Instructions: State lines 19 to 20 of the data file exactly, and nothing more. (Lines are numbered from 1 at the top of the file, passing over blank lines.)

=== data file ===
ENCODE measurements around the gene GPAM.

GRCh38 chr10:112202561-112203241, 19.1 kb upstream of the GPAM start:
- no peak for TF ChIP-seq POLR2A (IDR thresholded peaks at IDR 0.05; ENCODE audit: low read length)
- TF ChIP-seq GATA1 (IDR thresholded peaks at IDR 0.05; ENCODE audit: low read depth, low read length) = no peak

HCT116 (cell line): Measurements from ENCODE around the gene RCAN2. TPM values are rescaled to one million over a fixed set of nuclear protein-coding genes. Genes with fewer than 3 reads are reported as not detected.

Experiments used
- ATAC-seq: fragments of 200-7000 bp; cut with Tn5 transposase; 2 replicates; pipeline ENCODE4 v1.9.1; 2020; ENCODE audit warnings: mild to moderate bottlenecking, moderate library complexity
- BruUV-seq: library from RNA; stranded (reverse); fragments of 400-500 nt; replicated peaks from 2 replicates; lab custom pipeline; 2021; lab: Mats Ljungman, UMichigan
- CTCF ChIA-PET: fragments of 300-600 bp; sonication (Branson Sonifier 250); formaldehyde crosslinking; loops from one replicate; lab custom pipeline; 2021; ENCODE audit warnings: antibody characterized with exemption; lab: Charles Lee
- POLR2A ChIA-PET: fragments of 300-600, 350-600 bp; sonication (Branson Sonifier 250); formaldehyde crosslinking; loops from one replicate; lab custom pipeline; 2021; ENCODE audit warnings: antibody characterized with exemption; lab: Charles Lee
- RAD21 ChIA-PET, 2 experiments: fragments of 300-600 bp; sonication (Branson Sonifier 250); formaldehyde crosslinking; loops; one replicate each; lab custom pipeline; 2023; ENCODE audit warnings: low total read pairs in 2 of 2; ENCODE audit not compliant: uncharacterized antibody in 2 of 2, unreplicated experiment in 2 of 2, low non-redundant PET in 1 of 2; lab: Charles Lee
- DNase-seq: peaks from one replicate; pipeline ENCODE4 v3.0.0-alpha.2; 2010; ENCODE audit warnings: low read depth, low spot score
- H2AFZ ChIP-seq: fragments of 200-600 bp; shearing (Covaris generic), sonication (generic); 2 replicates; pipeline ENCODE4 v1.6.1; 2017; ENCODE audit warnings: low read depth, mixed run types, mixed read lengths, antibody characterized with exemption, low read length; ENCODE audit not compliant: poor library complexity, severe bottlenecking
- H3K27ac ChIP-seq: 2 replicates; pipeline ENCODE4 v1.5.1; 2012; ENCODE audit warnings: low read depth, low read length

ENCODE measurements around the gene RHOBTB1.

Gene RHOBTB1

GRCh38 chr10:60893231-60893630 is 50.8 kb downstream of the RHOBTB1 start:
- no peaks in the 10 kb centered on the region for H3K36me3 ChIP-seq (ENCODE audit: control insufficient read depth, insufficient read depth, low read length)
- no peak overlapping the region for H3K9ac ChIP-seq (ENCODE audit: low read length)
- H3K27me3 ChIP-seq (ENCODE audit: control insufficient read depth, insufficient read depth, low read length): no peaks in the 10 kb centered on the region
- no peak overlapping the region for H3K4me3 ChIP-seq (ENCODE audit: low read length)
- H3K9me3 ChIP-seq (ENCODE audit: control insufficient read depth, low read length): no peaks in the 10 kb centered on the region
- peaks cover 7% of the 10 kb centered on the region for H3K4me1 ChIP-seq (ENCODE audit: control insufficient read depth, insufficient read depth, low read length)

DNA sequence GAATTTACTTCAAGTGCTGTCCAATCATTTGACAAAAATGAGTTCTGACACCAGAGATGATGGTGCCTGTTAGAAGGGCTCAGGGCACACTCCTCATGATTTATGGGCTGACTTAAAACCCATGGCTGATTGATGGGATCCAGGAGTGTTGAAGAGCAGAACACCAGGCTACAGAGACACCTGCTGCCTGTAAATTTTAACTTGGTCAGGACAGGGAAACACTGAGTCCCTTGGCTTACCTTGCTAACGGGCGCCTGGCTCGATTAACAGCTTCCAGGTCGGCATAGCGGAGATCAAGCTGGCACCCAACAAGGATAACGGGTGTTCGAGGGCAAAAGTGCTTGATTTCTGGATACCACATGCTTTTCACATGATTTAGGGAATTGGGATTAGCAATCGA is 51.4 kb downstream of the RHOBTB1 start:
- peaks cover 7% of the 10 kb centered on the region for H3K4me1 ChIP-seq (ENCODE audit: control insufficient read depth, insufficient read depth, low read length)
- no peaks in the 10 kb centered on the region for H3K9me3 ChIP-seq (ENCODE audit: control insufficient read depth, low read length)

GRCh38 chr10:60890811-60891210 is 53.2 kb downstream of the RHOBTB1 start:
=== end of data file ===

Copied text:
- no peak overlapping the region for H3K9ac ChIP-seq (ENCODE audit: low read length)
- H3K27me3 ChIP-seq (ENCODE audit: control insufficient read depth, insufficient read depth, low read length): no peaks in the 10 kb centered on the region